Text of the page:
My Cloth Diaper Post

3 Comments
My Cloth Diaper Post

Every mommy blogger who uses cloth diapers will post one of these eventually… will mine be completely different? No, probably not, but for those friends of mine asking, I thought I’d put it all down for you along with the opinions I have on each brand I have tried and the ones I will stay loyal to with my next baby.

Before I get into all the info, your probably wondering why you should even consider using cloth diapers instead of the EASY choice of disposables.

SO SO SO many reasons! Here’s 17 YOU NEED TO KNOW from The Real Diaper Association

1. Using cloth diapers helps reduce your carbon foot print! Over 92% of all single-use diapers end up in a landfill. (dont care? move on to the next I’ll get ya!)

2. Disposable diapers contain traces of Dioxin, an extremely toxic by-product of the paper-bleaching process. It is a carcinogenic chemical, listed by the EPA as the most toxic of all cancer-linked chemicals. It is banned in most countries, but not the U.S.

3. Disposable diapers contain Tributyl-tin (TBT) – a toxic pollutant known to cause hormonal problems in humans and animals.

4. Disposable diapers contain sodium polyacrylate, a type of super absorbent polymer (SAP), which becomes a gel-like substance when wet. A similar substance had been used in super-absorbency tampons until the early 1980s when it was revealed that the material increased the risk of toxic shock syndrome by increasing absorbency and improving the environment for the growth of toxin-producing bacteria

5. In May 2000, the Archives of Disease in Childhood published research showing that scrotal temperature is increased in boys wearing disposable diapers, and that prolonged use of disposable diapers will blunt or completely abolish the physiological testicular cooling mechanism important for normal spermatogenesis. (EVER SEEN CHILDREN OF MEN?)

6. The instructions on a disposable diaper package advice that all fecal matter should be deposited in the toilet before discarding, yet less than one half of one percent of all waste from single-use diapers goes into the sewage system

7. In 1988, nearly $300 million dollars were spent annually just to discard disposable diapers, whereas cotton diapers are reused 50 to 200 times before being turned into rags

8. No one knows how long it takes for a disposable diaper to decompose, but it is estimated to be about 250-500 years, long after your children, grandchildren and great, great, great grandchildren will be gone.

9. The manufacture and use of disposable diapers amounts to 2.3 times more water wasted than cloth.

10. Over 300 pounds of wood, 50 pounds of petroleum feedstocks and 20 pounds of chlorine are used to produce disposable diapers for one baby EACH YEAR.

11. The most common reason for diaper rash is excessive moisture against the skin. (Seth has only had it 3 times since using cloth and we used Sweet Cheeks to cure it)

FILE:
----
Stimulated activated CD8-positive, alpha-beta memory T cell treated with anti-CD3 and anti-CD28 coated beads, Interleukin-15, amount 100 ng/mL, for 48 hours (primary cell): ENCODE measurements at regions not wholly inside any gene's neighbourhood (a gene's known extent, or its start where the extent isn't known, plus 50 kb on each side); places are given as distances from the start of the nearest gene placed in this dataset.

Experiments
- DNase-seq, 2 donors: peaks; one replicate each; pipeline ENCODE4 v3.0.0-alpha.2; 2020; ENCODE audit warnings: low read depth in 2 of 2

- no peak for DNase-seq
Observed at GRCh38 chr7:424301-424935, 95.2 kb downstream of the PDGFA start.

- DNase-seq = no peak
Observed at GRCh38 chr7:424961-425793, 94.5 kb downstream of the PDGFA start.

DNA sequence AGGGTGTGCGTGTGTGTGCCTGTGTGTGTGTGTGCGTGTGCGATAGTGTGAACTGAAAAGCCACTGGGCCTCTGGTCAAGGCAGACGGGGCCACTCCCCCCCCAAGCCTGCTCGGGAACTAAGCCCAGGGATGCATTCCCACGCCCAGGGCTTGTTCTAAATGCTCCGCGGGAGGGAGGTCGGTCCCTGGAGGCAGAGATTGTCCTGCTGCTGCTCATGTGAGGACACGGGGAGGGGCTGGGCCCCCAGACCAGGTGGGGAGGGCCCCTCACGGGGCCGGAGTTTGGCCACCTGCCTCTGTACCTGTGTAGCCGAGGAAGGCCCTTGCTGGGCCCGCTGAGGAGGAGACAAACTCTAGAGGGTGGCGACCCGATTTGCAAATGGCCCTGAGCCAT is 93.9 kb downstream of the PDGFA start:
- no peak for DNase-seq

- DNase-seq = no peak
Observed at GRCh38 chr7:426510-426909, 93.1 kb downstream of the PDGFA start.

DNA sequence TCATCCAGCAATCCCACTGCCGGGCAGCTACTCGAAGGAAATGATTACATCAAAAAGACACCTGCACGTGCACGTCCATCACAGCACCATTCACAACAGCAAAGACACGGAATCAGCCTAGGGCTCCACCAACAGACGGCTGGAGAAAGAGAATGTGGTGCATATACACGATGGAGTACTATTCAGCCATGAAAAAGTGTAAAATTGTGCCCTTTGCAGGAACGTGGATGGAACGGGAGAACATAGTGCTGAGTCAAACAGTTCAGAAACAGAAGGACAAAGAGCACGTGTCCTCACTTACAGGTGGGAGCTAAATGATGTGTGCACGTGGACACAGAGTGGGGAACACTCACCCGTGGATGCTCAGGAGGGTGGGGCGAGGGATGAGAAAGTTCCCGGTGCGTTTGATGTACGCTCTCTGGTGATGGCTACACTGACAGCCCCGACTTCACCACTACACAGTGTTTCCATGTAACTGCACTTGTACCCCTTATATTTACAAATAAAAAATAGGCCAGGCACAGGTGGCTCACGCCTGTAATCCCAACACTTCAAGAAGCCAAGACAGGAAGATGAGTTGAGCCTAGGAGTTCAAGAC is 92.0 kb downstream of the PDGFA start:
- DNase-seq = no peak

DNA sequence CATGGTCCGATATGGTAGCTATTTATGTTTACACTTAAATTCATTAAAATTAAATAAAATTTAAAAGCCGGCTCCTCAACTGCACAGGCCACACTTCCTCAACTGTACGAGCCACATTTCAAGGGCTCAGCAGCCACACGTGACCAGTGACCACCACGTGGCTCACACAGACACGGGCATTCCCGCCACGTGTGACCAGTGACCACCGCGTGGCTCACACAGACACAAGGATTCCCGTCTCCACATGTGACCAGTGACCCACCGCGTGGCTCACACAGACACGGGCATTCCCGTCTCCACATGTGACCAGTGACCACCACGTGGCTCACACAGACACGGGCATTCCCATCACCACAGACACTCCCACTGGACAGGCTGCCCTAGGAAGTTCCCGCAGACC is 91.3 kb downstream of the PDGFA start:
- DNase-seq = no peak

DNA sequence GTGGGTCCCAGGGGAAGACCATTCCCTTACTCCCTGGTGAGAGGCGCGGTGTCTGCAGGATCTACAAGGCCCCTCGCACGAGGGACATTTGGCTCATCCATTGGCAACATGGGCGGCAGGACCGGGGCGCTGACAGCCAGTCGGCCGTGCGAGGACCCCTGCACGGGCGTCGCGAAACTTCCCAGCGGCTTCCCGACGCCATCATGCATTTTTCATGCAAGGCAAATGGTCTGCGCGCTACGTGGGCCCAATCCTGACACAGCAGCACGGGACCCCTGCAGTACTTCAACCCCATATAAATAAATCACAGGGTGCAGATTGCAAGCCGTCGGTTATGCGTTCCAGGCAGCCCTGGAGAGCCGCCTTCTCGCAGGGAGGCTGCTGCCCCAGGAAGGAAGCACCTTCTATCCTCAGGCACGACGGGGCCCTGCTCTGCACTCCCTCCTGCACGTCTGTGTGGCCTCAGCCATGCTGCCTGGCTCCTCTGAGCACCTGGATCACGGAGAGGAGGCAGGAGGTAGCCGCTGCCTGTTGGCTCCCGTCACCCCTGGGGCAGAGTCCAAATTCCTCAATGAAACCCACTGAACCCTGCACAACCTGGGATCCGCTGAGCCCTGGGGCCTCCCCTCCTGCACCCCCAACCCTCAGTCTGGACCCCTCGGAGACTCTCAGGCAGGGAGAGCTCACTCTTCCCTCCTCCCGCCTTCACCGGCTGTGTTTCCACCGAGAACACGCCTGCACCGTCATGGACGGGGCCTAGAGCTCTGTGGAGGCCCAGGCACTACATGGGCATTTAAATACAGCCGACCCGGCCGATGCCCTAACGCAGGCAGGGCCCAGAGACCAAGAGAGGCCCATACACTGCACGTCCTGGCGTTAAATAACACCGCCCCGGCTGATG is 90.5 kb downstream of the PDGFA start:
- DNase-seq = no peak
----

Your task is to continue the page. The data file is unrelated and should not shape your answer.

12. Newborns should be changed every hour and older babies every 3-4 hours, no matter what kind of diaper they are wearing. (adds up to a lot of mula!)

13. Diaper rash was almost unheard of before the use of rubber or plastic pants in the 1940s.

14. Estimated that each baby will need about 6,000 diapers during the first two years of life.

15. Calculated cost for disposable diapers: For these calculations, let’s assume that a family needs about 60 diapers a week. In the San Francisco Bay area, disposable diapers cost roughly 23¢ per store-brand diaper and 28¢ for name-brand. This averages to 25.5¢ per diaper. Thus the average child will cost about $1,600 to diaper for two years in disposable diapers, or about $66 a month

16. For cloth diapering, each family will probably need about 6 dozen diapers. The cost of cloth diapering can vary considerably, from as low as $300 for a basic set-up of prefolds and covers, to $1000 or more for organic cotton fitted diapers and wool covers. Despite this large price range, it should be possible to buy a generous mix of prefolds and diaper covers for about $300, most of which will probably last for two children. This means the cost of cloth diapering is about one tenth the cost of disposables, and you can spend even less by using found objects (old towels & T-shirts).

17. A BIGGIE READ THIS: National Costs. According to the U.S. Census Bureau, there were about 19 million children under four in 2000. We could probably assume that there are about 9.5 million children under two and therefore in diapers at any one time. Based on previous studies, we estimate that 5-10% of babies wear cloth diapers at least part time. We will average these figures to 7.5% of babies in cloth diapers and 92.5% in disposables. This means that about 8.8 million babies in the U.S. are using 27.4 billion disposable diapers every year.

Based on these calculations, if we multiply the 8.8 million babies in disposable diapers by an average cost of $800 a year, we find that Americans spend about 7 billion dollars on disposable diapers every year. If every one of those families switched to home-laundered cloth prefold diapers, they would save more than $6 billion, enough to feed about 2.5 million American children for an entire year. Coincidentally, the 2002 U.S. Census reveals that 2.3 million children under 6 live in poverty.

Now onto the types of diapers I’ve used and what has worked for me (please research different things work for different families)

I believe in the saying…if it isnt broke dont fix it… as such, some of the info provided next is from the BEST blog around for cloth diapers: The Cloth Diaper Report I wont post everything, just info that pertains to the kind of diapers I use as that is the question I was asked but for basically every question of cloth diapering answered be sure to check out the blog link.